In the partnership at Elkhart, students paraprofessionals take longer than that, but in their first and second year are already learning how to write lessons during their afternoon classes and then working with teachers at the school to deliver the lessons and then reflect on how well they worked. Students say the model helps them feel supported.

“It’s really helping me to become more confident,” said Stephanie Richards, 26, the third paraprofessional. “I know I’m a lot more prepared.”

Schumacher said the model could also work in the future with students from other teaching schools or programs. It’s a small but important part, he said, toward helping larger efforts to attract and retain teachers, and also diversify the ranks.

“You’re doing something for the next generation of folks coming in,” he said.

surprise!

Teachers in Millington and Knoxville just won the Oscar awards of education

PHOTO: Milken Family Foundation
Millington English teacher Katherine Watkins reacts after learning that she is the recipient of a 2017 Milken Educator Award.

Two Tennessee teachers were surprised during school assemblies Thursday with a prestigious national teaching award, $25,000 checks, and a visit from the state’s education chief.

Katherine Watkins teaches high school English in Millington Municipal Schools in Shelby County. She serves as the English department chair and professional learning community coordinator at Millington Central High School. She is also a trained jazz pianist, published poet, and STEM teacher by summer.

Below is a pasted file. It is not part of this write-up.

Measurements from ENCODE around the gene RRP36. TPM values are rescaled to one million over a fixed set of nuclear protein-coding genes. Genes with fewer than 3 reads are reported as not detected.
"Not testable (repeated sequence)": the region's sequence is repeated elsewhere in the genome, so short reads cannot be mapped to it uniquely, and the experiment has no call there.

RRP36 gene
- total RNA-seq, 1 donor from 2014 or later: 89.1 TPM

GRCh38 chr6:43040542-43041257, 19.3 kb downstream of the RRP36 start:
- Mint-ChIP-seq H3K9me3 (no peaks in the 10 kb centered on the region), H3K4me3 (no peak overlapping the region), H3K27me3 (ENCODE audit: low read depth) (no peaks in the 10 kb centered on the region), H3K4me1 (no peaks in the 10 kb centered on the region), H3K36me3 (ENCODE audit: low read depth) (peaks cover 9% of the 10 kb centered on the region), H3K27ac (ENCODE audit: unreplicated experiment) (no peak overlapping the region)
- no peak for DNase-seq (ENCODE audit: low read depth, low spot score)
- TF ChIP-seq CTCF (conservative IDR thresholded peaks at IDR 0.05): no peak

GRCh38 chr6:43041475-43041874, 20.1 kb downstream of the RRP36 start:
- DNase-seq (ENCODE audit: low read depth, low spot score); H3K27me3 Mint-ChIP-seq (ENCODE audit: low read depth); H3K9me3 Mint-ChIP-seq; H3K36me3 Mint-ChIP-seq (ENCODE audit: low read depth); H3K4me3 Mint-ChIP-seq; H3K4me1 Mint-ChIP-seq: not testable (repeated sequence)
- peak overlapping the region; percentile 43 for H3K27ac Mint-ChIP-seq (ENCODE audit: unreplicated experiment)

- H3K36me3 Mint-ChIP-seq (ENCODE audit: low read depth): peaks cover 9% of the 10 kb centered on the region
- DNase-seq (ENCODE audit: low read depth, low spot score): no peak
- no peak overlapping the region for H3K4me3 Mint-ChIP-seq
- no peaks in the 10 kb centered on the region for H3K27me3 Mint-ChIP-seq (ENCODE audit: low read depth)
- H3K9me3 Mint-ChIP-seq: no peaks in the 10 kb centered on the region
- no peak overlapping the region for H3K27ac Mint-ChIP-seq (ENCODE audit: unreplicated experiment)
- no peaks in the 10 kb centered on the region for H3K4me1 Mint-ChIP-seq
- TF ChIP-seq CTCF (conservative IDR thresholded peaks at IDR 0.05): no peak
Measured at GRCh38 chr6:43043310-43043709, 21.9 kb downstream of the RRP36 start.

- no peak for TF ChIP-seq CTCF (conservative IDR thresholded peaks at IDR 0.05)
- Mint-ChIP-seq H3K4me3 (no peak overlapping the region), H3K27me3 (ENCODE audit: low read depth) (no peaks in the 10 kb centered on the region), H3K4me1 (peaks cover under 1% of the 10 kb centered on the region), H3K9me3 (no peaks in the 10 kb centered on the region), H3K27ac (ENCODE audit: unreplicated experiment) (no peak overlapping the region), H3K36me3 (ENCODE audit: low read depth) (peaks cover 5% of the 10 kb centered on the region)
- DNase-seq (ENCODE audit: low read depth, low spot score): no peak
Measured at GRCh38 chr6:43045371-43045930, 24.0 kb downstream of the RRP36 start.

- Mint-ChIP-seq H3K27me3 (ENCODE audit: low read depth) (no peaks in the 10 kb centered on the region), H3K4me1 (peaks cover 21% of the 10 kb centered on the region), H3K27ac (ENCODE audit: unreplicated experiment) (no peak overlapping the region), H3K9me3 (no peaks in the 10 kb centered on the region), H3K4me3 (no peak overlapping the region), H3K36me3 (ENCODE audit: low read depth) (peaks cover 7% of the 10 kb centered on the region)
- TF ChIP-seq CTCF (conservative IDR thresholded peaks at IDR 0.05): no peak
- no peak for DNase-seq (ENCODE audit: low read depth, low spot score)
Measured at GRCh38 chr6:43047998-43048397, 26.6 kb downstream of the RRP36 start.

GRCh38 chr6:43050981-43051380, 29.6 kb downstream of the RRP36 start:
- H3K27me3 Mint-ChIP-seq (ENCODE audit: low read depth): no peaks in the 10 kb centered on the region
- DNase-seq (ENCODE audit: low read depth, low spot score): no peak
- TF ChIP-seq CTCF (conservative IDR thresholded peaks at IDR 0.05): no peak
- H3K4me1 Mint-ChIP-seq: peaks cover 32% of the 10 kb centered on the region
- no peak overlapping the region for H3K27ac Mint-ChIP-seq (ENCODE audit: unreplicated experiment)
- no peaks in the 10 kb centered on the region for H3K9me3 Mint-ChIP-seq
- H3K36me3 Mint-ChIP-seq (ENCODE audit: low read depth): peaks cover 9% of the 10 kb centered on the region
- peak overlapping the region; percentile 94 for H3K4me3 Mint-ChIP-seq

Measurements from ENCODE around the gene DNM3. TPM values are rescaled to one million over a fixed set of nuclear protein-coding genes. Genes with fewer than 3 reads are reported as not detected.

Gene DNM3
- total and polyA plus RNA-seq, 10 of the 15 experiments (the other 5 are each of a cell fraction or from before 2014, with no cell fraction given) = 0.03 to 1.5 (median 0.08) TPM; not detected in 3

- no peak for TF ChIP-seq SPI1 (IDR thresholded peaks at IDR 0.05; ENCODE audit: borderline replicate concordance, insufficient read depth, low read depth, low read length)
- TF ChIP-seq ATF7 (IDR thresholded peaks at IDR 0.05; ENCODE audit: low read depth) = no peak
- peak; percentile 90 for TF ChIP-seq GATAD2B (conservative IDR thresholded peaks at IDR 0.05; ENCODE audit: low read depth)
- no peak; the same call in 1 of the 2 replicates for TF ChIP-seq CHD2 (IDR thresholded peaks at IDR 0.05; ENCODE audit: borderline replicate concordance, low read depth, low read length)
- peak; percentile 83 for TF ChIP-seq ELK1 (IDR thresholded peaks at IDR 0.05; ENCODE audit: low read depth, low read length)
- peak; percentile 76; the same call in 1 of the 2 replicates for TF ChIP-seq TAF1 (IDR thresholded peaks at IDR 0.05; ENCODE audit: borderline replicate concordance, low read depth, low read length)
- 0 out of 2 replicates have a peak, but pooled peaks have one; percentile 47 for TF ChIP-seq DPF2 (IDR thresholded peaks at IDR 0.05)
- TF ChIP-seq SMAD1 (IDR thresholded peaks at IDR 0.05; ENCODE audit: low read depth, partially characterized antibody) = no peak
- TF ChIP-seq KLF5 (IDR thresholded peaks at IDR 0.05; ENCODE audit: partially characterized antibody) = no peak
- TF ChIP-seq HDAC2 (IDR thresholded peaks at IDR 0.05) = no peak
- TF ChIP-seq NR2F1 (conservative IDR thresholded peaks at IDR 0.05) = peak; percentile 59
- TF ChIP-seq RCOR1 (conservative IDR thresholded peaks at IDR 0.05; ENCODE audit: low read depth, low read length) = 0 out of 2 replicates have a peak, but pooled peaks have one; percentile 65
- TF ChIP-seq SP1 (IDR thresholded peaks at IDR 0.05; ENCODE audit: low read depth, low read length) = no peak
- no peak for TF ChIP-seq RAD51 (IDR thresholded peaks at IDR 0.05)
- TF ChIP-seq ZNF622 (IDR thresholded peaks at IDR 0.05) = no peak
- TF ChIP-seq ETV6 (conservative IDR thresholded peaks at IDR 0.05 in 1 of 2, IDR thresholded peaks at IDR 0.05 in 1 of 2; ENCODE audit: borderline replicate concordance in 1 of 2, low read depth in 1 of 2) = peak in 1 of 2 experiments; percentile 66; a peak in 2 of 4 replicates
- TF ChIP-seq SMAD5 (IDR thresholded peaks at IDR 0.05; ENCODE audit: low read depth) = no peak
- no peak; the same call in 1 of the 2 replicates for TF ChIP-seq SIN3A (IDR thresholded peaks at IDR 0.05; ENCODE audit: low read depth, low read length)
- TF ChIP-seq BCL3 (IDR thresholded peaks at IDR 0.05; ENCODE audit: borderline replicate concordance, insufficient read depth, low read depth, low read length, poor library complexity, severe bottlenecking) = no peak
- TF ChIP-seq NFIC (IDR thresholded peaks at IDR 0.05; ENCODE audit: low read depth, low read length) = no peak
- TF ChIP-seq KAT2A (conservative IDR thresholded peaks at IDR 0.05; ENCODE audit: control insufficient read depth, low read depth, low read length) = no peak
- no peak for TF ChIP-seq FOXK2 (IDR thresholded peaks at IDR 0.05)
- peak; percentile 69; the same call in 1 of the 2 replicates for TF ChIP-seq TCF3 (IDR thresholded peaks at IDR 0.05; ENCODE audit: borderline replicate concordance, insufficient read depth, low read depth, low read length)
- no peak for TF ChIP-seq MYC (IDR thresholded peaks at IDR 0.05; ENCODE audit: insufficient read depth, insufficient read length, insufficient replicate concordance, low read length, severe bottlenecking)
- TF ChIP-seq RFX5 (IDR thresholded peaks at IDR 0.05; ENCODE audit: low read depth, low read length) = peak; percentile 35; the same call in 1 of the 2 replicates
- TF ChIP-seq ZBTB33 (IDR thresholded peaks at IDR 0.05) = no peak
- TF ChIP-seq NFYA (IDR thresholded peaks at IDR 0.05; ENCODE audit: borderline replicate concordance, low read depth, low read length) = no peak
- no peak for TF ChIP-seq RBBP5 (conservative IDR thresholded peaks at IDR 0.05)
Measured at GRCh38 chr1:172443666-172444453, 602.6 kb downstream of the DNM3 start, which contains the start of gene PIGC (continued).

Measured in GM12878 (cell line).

PHOTO: Milken Family Foundation
Paula Franklin learns she is among the recipients.

Paula Franklin teaches Advanced Placement government at West High School in Knoxville. Since she took on the course, its enrollment has doubled, and 82 percent of her students pass with an average score that exceeds the national average.

The teachers are two of 45 educators being honored nationally with this year’s Milken Educator Awards from the Milken Family Foundation. The award includes a no-strings-attached check for $25,000.

“It is an honor to celebrate two exceptional Tennessee educators today on each end of the state,” said Education Commissioner Candice McQueen, who attended each assembly. “Paula Franklin and Katherine Watkins should be proud of the work they have done to build positive relationships with students and prepare them with the knowledge and skills to be successful in college and the workforce.”

Foundation chairman Lowell Milken was present to present the awards, which have been given to thousands of teachers since 1987.

PHOTO: Milken Family Foundation
Students gather around Millington teacher Katherine Watkins as she receives a check as part of her Milken Educator Award.

The Milken awards process starts with recommendations from sources that the foundation won’t identify. Names are then reviewed by committees appointed by state departments of education, and their recommendations are vetted by the foundation, which picks the winners.

Last year, Chattanooga elementary school teacher Katie Baker was Tennessee’s sole winner.

In all, 66 Tennessee educators have been recognized by the Milken Foundation and received a total of $1.6 million since the program began in the state in 1992.

You can learn more about the Milken Educator Awards here.